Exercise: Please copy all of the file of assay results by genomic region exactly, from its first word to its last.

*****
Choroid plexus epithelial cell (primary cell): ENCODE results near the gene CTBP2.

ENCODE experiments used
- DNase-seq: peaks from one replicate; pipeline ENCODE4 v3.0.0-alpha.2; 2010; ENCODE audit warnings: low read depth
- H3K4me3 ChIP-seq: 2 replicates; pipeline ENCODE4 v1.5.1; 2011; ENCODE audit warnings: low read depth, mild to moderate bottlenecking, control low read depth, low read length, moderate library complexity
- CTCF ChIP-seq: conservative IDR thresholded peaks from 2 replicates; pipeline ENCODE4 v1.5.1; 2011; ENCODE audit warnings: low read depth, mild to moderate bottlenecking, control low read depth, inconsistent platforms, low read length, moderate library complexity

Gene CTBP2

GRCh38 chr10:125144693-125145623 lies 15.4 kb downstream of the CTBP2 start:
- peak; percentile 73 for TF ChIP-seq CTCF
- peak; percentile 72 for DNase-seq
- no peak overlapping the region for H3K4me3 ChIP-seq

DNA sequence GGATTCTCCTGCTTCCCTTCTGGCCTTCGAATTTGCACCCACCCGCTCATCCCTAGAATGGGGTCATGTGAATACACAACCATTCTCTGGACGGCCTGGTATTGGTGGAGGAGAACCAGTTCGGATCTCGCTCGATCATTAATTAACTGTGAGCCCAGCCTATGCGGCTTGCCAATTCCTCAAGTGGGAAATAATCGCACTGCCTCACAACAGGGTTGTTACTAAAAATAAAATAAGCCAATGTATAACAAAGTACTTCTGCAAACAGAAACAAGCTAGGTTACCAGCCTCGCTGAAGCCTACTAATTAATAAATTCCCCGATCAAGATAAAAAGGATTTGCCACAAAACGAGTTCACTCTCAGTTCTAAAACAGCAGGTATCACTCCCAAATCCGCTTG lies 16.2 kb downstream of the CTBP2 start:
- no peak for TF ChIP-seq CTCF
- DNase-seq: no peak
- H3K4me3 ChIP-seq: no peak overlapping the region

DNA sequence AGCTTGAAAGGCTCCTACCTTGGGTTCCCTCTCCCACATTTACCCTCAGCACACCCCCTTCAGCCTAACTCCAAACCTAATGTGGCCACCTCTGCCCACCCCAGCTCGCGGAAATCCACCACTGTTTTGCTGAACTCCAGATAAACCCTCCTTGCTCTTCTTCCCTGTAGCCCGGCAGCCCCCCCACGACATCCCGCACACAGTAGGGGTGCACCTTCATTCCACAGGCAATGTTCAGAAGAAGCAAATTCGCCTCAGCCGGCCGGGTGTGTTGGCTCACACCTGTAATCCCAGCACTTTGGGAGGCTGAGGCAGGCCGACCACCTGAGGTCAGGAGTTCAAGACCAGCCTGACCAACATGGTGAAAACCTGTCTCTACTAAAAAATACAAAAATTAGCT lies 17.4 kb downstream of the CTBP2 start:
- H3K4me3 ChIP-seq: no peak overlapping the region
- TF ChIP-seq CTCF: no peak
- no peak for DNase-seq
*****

Choroid plexus epithelial cell (primary cell): ENCODE results near the gene CTBP2.

ENCODE experiments used
- DNase-seq: peaks from one replicate; pipeline ENCODE4 v3.0.0-alpha.2; 2010; ENCODE audit warnings: low read depth
- H3K4me3 ChIP-seq: 2 replicates; pipeline ENCODE4 v1.5.1; 2011; ENCODE audit warnings: low read depth, mild to moderate bottlenecking, control low read depth, low read length, moderate library complexity
- CTCF ChIP-seq: conservative IDR thresholded peaks from 2 replicates; pipeline ENCODE4 v1.5.1; 2011; ENCODE audit warnings: low read depth, mild to moderate bottlenecking, control low read depth, inconsistent platforms, low read length, moderate library complexity

Gene CTBP2

GRCh38 chr10:125144693-125145623 lies 15.4 kb downstream of the CTBP2 start:
- peak; percentile 73 for TF ChIP-seq CTCF
- peak; percentile 72 for DNase-seq
- no peak overlapping the region for H3K4me3 ChIP-seq

DNA sequence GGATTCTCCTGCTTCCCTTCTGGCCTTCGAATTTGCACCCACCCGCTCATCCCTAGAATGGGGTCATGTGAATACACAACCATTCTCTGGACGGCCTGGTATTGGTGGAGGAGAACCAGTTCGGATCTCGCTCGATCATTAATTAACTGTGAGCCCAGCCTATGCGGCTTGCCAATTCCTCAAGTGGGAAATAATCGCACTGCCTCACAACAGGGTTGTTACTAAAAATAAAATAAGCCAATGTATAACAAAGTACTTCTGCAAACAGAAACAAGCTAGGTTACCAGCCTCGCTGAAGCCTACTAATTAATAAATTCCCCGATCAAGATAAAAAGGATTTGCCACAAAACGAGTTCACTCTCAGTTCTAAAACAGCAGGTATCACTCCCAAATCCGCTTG lies 16.2 kb downstream of the CTBP2 start:
- no peak for TF ChIP-seq CTCF
- DNase-seq: no peak
- H3K4me3 ChIP-seq: no peak overlapping the region

DNA sequence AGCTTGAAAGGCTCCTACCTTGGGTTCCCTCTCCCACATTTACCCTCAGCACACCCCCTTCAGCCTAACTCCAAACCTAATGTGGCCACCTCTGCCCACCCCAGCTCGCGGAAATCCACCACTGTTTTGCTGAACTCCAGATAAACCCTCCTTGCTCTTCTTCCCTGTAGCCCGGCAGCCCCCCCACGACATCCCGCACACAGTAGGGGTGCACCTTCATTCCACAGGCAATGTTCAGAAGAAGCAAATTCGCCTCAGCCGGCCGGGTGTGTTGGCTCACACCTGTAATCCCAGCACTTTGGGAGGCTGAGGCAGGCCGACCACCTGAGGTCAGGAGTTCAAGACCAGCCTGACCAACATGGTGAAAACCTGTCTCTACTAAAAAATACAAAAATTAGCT lies 17.4 kb downstream of the CTBP2 start:
- H3K4me3 ChIP-seq: no peak overlapping the region
- TF ChIP-seq CTCF: no peak
- no peak for DNase-seq